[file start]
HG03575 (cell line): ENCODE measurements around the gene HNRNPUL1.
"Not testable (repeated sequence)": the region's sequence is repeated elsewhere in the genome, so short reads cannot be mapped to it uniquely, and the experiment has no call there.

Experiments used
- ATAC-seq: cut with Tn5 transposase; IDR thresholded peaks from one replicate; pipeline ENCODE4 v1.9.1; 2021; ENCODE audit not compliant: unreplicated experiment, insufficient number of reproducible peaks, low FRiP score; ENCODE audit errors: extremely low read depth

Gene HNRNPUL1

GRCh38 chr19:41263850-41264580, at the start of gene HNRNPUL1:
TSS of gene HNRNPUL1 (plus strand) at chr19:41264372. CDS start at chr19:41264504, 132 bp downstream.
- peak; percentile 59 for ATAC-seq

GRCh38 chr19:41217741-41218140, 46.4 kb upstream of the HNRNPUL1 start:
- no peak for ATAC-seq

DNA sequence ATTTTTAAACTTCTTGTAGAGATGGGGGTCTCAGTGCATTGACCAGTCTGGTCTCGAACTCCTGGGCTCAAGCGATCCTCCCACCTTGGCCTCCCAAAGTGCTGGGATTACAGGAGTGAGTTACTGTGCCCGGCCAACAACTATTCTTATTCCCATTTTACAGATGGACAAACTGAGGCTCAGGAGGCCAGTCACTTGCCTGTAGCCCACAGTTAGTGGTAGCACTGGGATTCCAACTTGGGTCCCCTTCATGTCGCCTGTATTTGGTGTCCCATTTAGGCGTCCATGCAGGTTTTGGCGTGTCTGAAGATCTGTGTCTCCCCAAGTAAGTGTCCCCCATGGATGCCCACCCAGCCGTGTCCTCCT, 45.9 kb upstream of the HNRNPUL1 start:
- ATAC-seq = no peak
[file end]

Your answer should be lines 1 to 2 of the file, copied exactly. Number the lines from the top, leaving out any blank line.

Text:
HG03575 (cell line): ENCODE measurements around the gene HNRNPUL1.
"Not testable (repeated sequence)": the region's sequence is repeated elsewhere in the genome, so short reads cannot be mapped to it uniquely, and the experiment has no call there.